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For the second time in a decade, there’s a proposal to close one of Scarborough’s maternity wards. Currently, the area’s population of about 632,000 is served by three of them, each in a former standalone hospital that over the years have become the Birchmount, General and Centenary campuses of the consolidated Scarborough Health Network (SHN).

In January, SHN administrators decided to close maternity and pediatrics at its Birchmount campus. That would mean no maternity ward above Highway 401 in north Scarborough, where the population of about 200,000 is higher than in smaller cities that do have maternity wards, such as Cambridge and St. Catharines.

“People will get whatever service they need, no matter where they come from in the Scarborough Health Network,” said Dr. Dick Zoutman, SHN’s chief of staff. Even if that’s true, the reasons for making often racialized, low-income patients travel farther for that service isn’t quite clear. Especially since not much seems to have changed since 2013, when a proposal to close obstetrics at the General campus was declared unsafe.

Obstetrics is the number one service patients use at SHN – there are 6,424 births there a year, the fourth highest volume in the province. Birchmount has the lowest number of births of the three campuses: 1,720 a year at last count, versus 2,581 at the General and 2,118 at Centenary.

In early January, SHN released a review of its women’s and children’s services, citing those numbers as the reason that Birchmount’s obstetrics program isn’t needed. Low birth rates were blamed for high turnover among staff, and for making it hard to attract medical students. The reasons behind ending pediatric services were less clear.

The review was informed by consultations with doctors, midwives, nurses and residents last fall, Dr. Zoutman said. “We wanted to hear from our clientele, our patients,” he said. “What was important to them, what matters." All in all, 300 people participated, including 64 “community members” who completed a survey.

The survey didn’t specifically mention a potential closing, Dr. Zoutman said, but was made up of “open-ended questions." Some were sent out in the area’s two most common non-English languages, Tamil and Traditional Chinese (a dialect less common on the mainland, where the majority of Toronto’s most recent immigrants come from).

That’s important, because demographic differences between north and south Scarborough are significant. In 2017, 84 per cent of those north of the 401 fit into the census category of “visible minority,” compared with 66 per cent of those to the south. Scarborough’s higher-income neighbourhoods are also in the south, which makes transportation an issue.

SHN says the majority of obstetric patients arrive by car, but that doesn’t mean they own one. This isn’t about twice-yearly dental checkups: late pregnancy can mean multiple medical appointments a week. An extra 10 kilometres means a big fare hike for those taking taxis. And my deepest sympathies to those in their third trimester relying on the lurching buses of Scarborough to get them anywhere.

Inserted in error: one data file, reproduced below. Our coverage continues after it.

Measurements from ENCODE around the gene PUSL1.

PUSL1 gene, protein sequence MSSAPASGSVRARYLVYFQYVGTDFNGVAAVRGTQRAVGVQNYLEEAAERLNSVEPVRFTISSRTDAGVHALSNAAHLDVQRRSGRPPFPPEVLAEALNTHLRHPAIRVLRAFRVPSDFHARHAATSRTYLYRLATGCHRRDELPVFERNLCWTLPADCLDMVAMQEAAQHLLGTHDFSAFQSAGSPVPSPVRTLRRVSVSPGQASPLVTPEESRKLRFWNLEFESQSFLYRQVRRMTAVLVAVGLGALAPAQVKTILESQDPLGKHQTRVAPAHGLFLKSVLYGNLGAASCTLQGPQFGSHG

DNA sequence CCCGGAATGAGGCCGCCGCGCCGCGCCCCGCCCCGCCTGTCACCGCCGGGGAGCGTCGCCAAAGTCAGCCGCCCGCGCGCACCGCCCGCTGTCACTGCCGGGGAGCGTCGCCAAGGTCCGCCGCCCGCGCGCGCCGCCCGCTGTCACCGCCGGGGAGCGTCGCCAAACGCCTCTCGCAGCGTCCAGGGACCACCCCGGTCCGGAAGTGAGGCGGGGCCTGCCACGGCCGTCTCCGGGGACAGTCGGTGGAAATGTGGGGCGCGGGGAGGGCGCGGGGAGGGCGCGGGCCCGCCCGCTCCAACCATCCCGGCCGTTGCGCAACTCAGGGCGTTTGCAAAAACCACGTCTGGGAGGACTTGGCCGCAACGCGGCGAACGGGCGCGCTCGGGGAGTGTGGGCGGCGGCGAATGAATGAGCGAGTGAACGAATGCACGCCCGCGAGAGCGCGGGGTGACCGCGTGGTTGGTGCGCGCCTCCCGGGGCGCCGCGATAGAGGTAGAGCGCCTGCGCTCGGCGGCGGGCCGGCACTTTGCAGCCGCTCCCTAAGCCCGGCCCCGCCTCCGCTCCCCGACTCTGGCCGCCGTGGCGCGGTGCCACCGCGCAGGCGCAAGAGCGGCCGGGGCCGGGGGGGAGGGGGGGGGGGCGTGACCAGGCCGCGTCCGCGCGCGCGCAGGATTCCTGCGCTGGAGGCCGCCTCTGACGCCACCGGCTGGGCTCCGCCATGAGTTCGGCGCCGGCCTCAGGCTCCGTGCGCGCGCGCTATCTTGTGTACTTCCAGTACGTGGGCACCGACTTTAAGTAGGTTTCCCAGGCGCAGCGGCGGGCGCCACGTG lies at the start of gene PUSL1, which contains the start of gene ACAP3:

Neighbourhood associations are dead set against the closing, including the Chinese Outreach Committee. Founded by May Ye Lee, it has raised more than $2-million for Scarborough hospitals, and had much to say about how they’re run. That includes helping to mount a successful opposition to the 2013 proposal to end maternity services at the General campus.

Pushback then led the health network to put together a panel of medical experts and one resident to review its proposal. The panel rejected every single recommendation. Noting a number of “clear clinical risks" over all, it emphasized that reducing obstetric services had the “potential to significantly, and negatively, impact timely access to care for a large proportion of the population.”

This time around, 130 doctors have signed a petition against the closing of obstetrics and pediatrics, which they say will reduce the standard of care in an emergency department that treated 8,625 children last year.

Dr. Zoutman said no such review is planned this time. To him, the closing is a done deal. “We are now in the implementation phase,” he said, which will involve about six months of planning, then about another six actually making the changes.

The SHN head didn’t answer whether he anticipated any job cuts, but emphasized that money isn’t the issue. “This decision is part of our broad, very exciting and bold plan for delivering premium, high-quality health-care services for all of Scarborough,” he said. “It’s not a funding decision at all.”

It’s hard to understand exactly why this is happening, if there’s no financial pressure and widespread community concern. The end result is that the people of north Scarborough are losing a space to welcome their babies, and nearby doctors to care for their children.

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